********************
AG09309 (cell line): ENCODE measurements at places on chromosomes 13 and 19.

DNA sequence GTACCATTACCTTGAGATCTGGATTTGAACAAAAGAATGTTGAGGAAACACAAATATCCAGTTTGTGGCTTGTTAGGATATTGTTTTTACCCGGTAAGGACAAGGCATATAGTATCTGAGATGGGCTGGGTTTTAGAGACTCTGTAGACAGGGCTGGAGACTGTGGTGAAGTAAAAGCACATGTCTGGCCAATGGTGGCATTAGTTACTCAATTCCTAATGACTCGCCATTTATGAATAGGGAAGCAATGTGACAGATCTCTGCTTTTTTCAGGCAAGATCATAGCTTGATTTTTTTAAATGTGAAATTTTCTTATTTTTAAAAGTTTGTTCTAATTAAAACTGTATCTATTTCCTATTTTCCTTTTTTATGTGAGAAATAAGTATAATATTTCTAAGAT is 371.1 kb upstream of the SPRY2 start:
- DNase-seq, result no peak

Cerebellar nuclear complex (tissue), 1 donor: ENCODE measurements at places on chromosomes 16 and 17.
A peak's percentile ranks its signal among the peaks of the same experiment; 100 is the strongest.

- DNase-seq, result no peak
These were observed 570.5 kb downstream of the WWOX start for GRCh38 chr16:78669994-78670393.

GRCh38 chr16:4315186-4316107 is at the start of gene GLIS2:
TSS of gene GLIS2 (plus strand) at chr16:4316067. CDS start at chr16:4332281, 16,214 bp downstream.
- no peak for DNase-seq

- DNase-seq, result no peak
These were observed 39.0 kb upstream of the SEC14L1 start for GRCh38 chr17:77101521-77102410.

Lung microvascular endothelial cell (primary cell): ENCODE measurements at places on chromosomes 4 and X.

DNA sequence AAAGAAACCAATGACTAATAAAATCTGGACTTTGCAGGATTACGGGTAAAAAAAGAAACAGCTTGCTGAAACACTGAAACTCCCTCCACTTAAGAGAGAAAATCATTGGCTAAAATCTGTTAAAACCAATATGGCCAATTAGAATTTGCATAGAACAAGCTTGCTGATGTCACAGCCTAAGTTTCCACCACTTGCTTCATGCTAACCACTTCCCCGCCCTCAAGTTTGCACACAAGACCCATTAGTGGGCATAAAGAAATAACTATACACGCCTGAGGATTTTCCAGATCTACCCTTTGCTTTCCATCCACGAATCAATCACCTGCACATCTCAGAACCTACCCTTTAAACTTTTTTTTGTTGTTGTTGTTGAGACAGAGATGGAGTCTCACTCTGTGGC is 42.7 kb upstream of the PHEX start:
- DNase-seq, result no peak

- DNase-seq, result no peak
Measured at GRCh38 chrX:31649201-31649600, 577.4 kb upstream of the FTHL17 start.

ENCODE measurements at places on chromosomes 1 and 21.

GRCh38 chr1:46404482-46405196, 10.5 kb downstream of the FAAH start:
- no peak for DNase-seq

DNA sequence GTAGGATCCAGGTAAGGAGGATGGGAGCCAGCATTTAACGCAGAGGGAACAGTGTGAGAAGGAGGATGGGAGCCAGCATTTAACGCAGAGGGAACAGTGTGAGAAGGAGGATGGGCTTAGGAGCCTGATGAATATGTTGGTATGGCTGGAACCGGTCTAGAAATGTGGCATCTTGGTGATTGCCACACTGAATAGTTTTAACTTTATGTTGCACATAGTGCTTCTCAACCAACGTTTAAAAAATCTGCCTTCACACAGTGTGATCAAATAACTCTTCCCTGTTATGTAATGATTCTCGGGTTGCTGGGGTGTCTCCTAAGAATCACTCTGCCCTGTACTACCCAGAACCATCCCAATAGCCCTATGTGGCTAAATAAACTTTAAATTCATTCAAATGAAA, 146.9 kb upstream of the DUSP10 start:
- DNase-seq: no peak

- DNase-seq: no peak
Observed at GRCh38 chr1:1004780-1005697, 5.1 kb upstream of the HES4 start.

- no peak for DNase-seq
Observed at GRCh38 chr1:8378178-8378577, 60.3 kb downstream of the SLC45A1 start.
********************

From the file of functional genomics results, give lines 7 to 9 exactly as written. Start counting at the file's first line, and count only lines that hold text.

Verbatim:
These were observed 570.5 kb downstream of the WWOX start for GRCh38 chr16:78669994-78670393.

GRCh38 chr16:4315186-4316107 is at the start of gene GLIS2:
TSS of gene GLIS2 (plus strand) at chr16:4316067. CDS start at chr16:4332281, 16,214 bp downstream.